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During this week Turkey and Turkish Republic of Northern Cyprus signed an economic development program that covers the period from 2013 to 2015. The program stresses that Turkey will continue to provide full support to the TRNC. The aid that Turkey plans to allocate under this agreement is three billion Turkish liras. But there was a change of priorities in the areas of use of aid allocated to Turkey. For example, last aid allocated by Turkey for the payment of salaries and pensions "hyped and pampered public sector." Thus, the Turkish Ambassador to TRNC voiced a clear position that Turkey does not want to play the role of a scapegoat for unsustainable public sector. Under the new provisions the aid provided by Turkey, will focus on the development of production and the private sector. The main purpose of care is not only to keep the ship afloat, but also improve the welfare and living standards of the Turkish Cypriots, as well as to increase employment. For the Government of the TRNC it means addressing some pretty tough decisions. These solutions will not be welcomed by trade unions as they include wage cuts, reduction of civil servants, and will meet strong resistance.
It is hoped that the government will be strong enough to take the necessary steps to reduce needless government spending. For a long time, the state worked on the principle of let things go on as usual , but if something goes wrong, there's always Turkey to help get out of this situation. Today, Turkey does not want to subsidize a lifestyle of representatives from the public sector. As with every country in the world, the Turkish Republic of Northern Cyprus should now regulate their expenses with their incomes.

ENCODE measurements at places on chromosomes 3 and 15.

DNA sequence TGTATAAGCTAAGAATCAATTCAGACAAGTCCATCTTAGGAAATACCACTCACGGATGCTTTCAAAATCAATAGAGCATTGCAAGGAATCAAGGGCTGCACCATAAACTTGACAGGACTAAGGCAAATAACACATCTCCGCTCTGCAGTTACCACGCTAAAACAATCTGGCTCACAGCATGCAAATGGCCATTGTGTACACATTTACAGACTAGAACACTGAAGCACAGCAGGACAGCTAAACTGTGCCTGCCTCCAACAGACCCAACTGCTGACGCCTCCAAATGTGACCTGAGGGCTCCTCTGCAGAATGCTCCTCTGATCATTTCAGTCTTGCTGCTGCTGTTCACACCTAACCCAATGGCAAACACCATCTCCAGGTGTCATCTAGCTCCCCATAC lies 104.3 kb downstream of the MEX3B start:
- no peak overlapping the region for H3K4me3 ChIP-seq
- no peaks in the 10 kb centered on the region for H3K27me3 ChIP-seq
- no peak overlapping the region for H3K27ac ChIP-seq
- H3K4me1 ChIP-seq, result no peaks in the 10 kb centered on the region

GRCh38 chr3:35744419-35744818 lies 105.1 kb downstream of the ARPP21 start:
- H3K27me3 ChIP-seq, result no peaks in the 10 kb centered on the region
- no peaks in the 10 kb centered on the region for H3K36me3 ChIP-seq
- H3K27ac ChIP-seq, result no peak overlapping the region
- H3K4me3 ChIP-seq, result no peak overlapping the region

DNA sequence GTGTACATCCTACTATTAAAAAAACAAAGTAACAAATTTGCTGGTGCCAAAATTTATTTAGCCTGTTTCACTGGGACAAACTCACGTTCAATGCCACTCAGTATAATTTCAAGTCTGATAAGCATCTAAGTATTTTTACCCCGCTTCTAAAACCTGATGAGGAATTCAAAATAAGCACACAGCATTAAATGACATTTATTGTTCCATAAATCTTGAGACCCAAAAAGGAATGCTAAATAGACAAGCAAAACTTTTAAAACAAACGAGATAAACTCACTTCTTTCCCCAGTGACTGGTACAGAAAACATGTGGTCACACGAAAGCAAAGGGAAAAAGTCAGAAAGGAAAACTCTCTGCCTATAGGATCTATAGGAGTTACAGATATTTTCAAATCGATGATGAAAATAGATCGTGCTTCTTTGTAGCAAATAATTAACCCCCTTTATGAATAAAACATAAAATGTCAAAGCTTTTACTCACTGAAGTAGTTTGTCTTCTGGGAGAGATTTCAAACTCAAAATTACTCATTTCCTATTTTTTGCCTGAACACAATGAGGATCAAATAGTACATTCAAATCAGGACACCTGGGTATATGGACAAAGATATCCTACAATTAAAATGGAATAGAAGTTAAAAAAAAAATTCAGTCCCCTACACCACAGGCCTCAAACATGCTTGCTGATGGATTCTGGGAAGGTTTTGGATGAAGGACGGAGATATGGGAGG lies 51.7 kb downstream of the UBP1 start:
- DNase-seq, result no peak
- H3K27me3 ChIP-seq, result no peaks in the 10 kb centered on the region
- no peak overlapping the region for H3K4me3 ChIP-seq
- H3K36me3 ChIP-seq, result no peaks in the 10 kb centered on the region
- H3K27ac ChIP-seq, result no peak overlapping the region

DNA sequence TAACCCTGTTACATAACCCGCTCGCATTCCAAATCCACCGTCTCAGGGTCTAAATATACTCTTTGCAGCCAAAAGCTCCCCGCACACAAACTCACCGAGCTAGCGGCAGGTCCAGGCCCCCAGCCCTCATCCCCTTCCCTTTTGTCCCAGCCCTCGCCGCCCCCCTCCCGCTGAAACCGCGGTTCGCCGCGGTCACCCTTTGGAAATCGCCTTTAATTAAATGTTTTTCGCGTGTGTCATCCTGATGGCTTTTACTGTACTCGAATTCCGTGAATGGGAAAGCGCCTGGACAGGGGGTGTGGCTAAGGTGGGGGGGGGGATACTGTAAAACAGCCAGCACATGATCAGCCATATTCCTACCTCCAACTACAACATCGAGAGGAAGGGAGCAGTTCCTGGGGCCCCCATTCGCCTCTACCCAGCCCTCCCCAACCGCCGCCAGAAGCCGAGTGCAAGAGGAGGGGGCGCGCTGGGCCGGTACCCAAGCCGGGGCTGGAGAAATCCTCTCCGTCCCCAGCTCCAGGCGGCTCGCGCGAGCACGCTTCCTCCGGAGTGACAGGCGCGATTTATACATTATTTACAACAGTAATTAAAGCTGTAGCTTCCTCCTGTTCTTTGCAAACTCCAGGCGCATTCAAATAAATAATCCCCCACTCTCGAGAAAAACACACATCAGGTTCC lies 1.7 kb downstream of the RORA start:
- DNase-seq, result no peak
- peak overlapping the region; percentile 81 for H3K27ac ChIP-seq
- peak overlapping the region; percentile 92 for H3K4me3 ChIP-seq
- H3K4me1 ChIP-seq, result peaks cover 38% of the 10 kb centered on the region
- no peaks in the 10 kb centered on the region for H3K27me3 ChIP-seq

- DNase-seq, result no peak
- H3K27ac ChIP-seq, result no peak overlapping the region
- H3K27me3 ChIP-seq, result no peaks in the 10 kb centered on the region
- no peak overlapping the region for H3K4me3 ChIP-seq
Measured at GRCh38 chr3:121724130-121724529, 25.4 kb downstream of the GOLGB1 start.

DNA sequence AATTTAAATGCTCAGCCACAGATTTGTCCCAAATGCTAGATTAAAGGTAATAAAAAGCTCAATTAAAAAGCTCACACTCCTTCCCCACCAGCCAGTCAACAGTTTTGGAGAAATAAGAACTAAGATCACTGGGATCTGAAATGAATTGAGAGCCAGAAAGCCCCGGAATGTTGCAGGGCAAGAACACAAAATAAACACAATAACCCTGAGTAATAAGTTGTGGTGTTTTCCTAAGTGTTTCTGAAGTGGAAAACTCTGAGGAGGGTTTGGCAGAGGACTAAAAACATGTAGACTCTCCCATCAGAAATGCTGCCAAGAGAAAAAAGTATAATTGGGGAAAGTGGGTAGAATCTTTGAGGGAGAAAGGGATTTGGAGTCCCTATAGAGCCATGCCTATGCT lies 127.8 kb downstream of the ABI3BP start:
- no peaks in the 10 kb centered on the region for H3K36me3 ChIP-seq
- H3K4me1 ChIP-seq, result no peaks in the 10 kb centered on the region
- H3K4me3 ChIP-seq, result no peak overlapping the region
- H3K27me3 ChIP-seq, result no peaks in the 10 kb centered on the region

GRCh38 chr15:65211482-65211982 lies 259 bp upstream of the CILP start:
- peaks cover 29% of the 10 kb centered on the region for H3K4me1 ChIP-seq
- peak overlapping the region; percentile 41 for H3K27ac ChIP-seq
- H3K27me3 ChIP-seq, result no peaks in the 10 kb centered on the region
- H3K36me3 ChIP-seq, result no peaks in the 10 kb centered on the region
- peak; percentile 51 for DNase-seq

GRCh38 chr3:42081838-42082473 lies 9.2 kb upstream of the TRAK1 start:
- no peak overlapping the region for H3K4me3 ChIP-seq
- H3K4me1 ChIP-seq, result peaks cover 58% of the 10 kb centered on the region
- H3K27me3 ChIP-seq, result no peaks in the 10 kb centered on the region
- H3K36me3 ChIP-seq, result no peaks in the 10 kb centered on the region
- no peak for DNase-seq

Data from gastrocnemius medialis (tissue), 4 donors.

Undoubtedly the investment made by Turkey, will have much influence on the economy of the TRNC, the increase in jobs and the rise of the private sector, which will reduce the cost of the state treasury and increase tax revenues. Thus, over the long term, the state will receive more money in their management. Be that as it may, these changes will not be felt for a short period of time, and all of the above described procedure will lead to a tightening of belts.
Of course the government will face the indignation of trade unions, but if all of these measures will be the same for all, the public will sooner or later take the side of the state. However, another question - is there enough courage to state what should be done.
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